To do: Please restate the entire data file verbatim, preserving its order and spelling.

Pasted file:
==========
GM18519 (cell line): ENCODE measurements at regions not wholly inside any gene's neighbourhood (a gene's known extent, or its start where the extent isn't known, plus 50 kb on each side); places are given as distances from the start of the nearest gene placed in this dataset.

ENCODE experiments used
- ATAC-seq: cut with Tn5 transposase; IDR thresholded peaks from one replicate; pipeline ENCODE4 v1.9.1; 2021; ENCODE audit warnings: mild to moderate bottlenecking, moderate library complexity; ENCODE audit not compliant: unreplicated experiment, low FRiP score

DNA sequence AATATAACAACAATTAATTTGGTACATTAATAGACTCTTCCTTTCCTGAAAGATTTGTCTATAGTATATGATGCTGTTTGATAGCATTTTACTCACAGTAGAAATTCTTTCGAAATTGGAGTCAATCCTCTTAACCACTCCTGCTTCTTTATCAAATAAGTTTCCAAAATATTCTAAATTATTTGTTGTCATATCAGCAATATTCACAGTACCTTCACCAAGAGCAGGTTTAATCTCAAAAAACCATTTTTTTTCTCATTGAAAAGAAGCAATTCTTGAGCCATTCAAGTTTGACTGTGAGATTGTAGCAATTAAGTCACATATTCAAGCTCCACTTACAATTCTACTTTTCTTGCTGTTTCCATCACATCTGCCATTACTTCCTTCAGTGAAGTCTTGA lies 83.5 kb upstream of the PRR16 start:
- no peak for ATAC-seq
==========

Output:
GM18519 (cell line): ENCODE measurements at regions not wholly inside any gene's neighbourhood (a gene's known extent, or its start where the extent isn't known, plus 50 kb on each side); places are given as distances from the start of the nearest gene placed in this dataset.

ENCODE experiments used
- ATAC-seq: cut with Tn5 transposase; IDR thresholded peaks from one replicate; pipeline ENCODE4 v1.9.1; 2021; ENCODE audit warnings: mild to moderate bottlenecking, moderate library complexity; ENCODE audit not compliant: unreplicated experiment, low FRiP score

DNA sequence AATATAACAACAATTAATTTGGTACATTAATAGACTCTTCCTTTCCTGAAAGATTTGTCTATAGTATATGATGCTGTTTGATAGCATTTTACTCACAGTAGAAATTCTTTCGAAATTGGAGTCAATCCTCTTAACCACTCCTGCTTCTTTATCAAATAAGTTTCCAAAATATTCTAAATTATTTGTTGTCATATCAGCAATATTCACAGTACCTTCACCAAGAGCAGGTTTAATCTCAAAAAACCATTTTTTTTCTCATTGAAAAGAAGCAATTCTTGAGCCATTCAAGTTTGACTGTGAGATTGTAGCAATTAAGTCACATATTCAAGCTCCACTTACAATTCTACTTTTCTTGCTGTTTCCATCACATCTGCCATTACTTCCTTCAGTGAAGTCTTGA lies 83.5 kb upstream of the PRR16 start:
- no peak for ATAC-seq